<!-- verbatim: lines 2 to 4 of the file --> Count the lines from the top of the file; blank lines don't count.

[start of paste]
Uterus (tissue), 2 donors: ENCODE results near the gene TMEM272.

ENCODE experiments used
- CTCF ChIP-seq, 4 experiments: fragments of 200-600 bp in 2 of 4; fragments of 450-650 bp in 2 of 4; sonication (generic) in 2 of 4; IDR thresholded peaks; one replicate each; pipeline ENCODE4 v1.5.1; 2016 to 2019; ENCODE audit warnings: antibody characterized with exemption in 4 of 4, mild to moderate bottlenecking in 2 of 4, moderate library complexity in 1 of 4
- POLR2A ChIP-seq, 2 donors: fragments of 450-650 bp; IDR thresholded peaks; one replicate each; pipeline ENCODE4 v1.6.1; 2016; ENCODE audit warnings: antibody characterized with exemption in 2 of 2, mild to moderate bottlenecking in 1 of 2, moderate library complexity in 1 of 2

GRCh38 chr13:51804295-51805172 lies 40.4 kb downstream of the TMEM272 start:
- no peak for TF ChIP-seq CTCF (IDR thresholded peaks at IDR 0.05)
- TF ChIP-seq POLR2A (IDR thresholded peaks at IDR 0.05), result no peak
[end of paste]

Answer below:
ENCODE experiments used
- CTCF ChIP-seq, 4 experiments: fragments of 200-600 bp in 2 of 4; fragments of 450-650 bp in 2 of 4; sonication (generic) in 2 of 4; IDR thresholded peaks; one replicate each; pipeline ENCODE4 v1.5.1; 2016 to 2019; ENCODE audit warnings: antibody characterized with exemption in 4 of 4, mild to moderate bottlenecking in 2 of 4, moderate library complexity in 1 of 4
- POLR2A ChIP-seq, 2 donors: fragments of 450-650 bp; IDR thresholded peaks; one replicate each; pipeline ENCODE4 v1.6.1; 2016; ENCODE audit warnings: antibody characterized with exemption in 2 of 2, mild to moderate bottlenecking in 1 of 2, moderate library complexity in 1 of 2